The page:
Her mattress, propped against the tall bush outside of her rental house, a brown stain with copper edges facing me as I walked down the driveway, towards the front door.
Her long brown table which had belonged to my grandparents and which, a year and a half later, I would lose forever. We piled it with receipts, unopened mail, and the notes she’d left us.
No brothers, no sisters.
In the receipt pile, amongst all of the meaningless purchases of wine and food and cigarettes, a receipt for a gun she’d bought while I was trying to help her survive.
The Diary of Andy Warhol, a relic from my childhood. Its pages are crisp and dog-eared, its passages underlined. His chasm existed alongside hers, but without the fame. The fame, the love; that’s what she longed for.
An envelope with my name on it, xoxo. Her unmistakable handwriting. Inside the envelope twenty twenties. Cassandra, the coroner’s assistant, counts these bills out to me and checks a box on her list. We are in a circular florescent room. I put the envelope in my mother’s purse, which is now mine.
The notes say, “I’m sorry I lied about the cancer,” and “your friends are your family now,” and “it’s too late to start over.”
Her unemployment statements denying multiple requests for extension.
Empty bank accounts. Maxed credit cards.
I move her furniture and boxes of possessions into a basement apartment in Seattle. They are coated with an invisible plasma, its consistency heavy with despair and rage. I cannot sleep without my computer next to me. I mute the cartoons. Their bright colors work on me while I sleep. If I close the computer, the room is dark, but not empty. Something heavy reclines atop my chest and suffocates me.
My new therapist tells me that my mother was possessed by an evil spirit. She advises me to be careful driving her car. In her office I practice making a protective orb which surrounds my body. “Picture yourself going through a tunnel,” she says, “whenever you go anywhere.” I leave her office and, going down the stairs, am sure there is someone following me. I am too scared to look over my shoulder.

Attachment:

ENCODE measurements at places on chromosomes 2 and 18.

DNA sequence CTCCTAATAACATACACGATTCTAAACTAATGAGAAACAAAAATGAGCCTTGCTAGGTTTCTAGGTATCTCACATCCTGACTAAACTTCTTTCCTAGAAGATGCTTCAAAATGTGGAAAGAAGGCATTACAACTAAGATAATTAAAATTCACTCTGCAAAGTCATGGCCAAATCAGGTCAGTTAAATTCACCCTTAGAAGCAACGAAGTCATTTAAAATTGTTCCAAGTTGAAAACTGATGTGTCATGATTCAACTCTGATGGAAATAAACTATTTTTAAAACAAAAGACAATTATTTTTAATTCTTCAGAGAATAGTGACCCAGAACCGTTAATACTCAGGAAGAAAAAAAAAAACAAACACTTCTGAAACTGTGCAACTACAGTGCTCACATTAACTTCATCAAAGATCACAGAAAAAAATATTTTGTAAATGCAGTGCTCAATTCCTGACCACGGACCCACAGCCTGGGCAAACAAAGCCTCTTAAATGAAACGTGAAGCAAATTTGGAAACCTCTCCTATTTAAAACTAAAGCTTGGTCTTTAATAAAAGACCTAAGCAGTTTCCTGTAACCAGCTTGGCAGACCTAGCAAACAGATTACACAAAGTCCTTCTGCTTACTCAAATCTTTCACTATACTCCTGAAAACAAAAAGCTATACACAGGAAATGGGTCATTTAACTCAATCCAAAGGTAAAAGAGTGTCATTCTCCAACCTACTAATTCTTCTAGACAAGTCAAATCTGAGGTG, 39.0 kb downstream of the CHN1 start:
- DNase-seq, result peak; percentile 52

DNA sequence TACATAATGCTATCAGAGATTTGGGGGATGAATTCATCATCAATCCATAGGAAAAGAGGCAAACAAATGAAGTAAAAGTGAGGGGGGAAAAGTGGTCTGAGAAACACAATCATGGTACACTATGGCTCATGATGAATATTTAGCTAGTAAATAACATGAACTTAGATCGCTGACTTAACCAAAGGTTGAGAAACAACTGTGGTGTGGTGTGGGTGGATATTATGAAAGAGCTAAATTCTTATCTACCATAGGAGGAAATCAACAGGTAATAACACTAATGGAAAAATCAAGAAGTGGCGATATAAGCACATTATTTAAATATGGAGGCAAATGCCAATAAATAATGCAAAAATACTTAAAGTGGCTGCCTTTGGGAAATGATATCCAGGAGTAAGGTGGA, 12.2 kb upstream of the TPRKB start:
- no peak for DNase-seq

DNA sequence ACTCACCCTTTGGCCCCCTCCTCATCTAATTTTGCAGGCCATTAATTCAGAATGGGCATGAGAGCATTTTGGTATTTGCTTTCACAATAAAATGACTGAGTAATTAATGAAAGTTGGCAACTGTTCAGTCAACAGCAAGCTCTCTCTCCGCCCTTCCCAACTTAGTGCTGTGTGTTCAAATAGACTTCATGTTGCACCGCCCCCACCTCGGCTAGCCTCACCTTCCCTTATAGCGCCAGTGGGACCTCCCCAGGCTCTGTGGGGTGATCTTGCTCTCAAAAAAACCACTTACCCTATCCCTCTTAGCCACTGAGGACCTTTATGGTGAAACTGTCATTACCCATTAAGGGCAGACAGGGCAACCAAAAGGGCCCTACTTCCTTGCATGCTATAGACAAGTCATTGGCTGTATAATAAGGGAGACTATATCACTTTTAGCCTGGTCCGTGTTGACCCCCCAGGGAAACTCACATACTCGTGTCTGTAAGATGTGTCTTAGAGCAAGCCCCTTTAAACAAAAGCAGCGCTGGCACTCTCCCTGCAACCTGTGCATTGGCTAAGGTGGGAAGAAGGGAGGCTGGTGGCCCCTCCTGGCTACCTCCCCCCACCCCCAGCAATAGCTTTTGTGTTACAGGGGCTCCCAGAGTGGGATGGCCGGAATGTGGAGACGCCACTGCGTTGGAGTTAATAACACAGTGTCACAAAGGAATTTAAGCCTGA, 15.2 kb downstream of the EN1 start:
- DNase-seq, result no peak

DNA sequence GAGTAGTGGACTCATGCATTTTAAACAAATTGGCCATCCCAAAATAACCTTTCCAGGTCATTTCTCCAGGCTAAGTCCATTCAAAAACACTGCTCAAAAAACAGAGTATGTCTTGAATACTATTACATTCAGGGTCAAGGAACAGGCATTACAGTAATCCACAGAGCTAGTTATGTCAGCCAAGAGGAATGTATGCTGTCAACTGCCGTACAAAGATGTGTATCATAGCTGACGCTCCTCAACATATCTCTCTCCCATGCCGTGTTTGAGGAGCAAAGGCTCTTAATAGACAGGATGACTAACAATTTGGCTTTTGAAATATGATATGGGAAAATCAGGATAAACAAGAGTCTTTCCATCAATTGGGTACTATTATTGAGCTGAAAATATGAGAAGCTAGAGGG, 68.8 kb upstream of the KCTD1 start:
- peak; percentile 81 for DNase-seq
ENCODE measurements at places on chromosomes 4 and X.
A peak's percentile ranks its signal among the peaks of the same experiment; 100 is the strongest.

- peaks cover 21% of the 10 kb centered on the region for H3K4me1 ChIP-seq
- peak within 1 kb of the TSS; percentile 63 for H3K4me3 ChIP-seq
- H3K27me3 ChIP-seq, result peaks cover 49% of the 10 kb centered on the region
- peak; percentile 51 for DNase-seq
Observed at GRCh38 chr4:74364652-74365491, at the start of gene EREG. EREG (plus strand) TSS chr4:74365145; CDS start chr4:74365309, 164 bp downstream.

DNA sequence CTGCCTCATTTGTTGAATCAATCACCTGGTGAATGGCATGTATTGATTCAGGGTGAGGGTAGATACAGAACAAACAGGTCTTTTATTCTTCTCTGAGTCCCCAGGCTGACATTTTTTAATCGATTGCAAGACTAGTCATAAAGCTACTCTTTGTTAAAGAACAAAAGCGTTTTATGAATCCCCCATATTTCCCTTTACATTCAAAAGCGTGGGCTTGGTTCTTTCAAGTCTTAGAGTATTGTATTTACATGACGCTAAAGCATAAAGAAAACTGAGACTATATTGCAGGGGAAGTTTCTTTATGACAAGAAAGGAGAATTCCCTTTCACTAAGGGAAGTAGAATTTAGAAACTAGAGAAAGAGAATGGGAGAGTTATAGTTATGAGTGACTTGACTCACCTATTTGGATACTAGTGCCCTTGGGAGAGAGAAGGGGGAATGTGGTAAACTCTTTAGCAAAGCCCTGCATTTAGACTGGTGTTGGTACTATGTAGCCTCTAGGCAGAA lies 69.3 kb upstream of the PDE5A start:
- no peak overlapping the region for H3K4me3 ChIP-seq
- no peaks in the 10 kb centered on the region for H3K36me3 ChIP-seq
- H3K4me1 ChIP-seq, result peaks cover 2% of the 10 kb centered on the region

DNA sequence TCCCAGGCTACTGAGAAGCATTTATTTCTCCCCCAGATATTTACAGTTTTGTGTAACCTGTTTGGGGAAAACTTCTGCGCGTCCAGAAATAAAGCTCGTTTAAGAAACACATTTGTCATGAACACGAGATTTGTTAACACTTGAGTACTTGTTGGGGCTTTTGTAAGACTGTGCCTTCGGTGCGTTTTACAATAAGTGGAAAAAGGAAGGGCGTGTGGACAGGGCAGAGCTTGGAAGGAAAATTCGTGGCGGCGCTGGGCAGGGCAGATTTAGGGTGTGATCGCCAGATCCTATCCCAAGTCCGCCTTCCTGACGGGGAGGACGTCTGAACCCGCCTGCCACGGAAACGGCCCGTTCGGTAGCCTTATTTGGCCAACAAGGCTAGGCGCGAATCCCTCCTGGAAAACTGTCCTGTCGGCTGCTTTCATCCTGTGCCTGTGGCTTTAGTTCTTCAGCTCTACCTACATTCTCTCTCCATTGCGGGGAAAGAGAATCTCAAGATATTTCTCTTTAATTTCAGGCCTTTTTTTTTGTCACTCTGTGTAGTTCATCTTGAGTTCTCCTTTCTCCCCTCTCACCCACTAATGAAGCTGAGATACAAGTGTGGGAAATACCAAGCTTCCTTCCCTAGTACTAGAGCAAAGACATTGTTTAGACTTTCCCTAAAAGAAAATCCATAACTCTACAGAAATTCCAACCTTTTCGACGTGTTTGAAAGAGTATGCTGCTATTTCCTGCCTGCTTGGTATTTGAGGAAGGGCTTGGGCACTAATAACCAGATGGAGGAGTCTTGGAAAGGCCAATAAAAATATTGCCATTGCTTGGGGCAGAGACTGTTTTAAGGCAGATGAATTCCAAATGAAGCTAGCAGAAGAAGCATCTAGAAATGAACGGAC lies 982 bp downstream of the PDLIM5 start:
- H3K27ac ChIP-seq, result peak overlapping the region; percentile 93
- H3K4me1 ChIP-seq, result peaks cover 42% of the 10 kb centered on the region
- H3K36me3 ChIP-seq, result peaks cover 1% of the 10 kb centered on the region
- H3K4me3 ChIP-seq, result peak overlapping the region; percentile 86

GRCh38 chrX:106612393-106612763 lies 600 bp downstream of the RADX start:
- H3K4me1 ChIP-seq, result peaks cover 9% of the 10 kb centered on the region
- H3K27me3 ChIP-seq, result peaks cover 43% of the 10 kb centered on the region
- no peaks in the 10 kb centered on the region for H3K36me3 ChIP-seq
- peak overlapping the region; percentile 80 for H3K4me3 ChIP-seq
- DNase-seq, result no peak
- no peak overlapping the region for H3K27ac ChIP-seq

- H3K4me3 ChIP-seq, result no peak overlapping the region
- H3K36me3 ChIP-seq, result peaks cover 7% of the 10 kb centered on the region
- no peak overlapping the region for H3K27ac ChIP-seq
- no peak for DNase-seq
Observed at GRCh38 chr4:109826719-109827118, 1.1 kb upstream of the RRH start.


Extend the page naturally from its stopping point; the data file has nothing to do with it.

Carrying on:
Buttering my toast in the mornings I pause for a moment and whisper: get through today. One day is the longest length of time I can contemplate living.
I lay my cheek in a kitchen drawer, which is filled with all of my mother’s kitchen utensils.
I’ve inherited boxes containing wrapped antiques. I unwrap them one by one until my fingers are black with newsprint. Things she spent her money on but never used. Strange, mid-century vases and tchotchkes. I sell them on eBay one by one.
I get a new therapist. I tell her about the crows that follow me down the street. Everything is so hallucogenic. I recall a recent drive to my grandparent’s house, which I could not locate. It was like I was watching a movie. My skin tingles and numbs. I loom above myself. She rises from her chair and sits next to me until our legs touch; she asks if I can feel her leg. “Wiggle your toes in your shoes,” she says, and I do, until my skin congeals with my spirit inside, and I am whole again.
I split apart and split apart and split apart until the splitting apart becomes a characteristic. I reach out and gather some pieces. Other pieces; I watch them disappear.
The crows, I begin to understand, are curious about me, because I am curious about them.
What I have not sold, I take to Goodwill and deposit, box by box, into a bin. I am asked if I need a receipt and reply that I do not.
I sell my mother’s car.
I close my computer.
I move out of the apartment.
I am now a new thing, with very few things. I lack a protective orb. I think of my mother’s gun sometimes. The police took it. The autopsy said no cancer, just like her note. I think of the phone call, her telling me she had cancer; wine softening her vowels as she sobbed on the phone. It was a wail, the announcement, or a battle cry, to which I answered, yes. I will let you in again. I will try everything. I will be who you want. Whatever you want. And then, when I inevitably retreated, the bullet came.